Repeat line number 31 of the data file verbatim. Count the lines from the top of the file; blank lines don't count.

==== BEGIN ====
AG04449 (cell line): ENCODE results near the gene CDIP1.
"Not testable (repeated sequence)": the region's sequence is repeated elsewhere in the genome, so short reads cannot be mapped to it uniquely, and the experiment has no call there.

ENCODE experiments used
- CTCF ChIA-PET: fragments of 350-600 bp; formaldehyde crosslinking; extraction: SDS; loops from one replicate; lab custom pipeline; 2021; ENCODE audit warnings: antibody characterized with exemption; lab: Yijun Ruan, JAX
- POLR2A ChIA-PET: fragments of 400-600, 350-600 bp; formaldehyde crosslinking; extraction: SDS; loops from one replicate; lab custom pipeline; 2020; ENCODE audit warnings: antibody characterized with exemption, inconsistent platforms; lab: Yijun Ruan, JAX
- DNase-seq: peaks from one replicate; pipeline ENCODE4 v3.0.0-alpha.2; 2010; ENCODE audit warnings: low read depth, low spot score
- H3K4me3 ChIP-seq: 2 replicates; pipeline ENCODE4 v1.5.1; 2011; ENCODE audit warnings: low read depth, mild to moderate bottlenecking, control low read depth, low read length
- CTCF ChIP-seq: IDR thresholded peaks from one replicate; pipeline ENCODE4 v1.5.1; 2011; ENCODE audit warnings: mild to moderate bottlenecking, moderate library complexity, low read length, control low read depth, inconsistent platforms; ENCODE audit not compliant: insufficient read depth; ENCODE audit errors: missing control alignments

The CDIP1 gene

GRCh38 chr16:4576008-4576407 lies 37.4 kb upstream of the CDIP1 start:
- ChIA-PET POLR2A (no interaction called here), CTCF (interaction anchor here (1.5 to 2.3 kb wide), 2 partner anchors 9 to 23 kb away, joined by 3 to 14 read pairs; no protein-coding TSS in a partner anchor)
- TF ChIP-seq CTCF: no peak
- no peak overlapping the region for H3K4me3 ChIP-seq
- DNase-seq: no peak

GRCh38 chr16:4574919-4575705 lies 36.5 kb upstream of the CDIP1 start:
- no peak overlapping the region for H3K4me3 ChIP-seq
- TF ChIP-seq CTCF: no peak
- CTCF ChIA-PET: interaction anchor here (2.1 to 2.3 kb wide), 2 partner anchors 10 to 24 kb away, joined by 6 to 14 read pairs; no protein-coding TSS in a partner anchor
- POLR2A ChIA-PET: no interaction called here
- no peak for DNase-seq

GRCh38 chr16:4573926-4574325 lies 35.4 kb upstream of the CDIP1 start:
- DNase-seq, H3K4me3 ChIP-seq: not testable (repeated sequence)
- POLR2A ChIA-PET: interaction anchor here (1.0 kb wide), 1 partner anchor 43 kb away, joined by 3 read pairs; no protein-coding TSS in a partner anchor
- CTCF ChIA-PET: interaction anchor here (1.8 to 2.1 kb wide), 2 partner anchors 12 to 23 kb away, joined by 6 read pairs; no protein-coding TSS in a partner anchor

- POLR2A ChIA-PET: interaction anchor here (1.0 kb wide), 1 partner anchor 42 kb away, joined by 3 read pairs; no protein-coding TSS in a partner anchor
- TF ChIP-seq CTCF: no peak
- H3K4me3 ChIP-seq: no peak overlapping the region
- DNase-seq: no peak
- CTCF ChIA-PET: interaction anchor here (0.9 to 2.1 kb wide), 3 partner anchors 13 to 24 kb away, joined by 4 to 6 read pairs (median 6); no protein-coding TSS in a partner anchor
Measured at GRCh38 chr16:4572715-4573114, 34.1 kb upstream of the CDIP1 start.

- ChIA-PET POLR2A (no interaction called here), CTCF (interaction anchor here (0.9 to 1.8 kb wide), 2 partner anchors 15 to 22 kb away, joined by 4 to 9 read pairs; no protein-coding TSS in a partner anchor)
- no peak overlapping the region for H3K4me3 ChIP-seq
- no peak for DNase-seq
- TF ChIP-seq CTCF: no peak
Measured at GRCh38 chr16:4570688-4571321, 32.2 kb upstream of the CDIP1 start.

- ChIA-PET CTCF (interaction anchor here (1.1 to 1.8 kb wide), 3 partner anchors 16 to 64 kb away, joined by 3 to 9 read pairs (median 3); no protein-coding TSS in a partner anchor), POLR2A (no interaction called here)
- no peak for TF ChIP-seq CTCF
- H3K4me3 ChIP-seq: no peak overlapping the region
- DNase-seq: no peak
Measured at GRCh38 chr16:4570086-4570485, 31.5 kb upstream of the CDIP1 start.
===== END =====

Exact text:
- ChIA-PET POLR2A (no interaction called here), CTCF (interaction anchor here (0.9 to 1.8 kb wide), 2 partner anchors 15 to 22 kb away, joined by 4 to 9 read pairs; no protein-coding TSS in a partner anchor)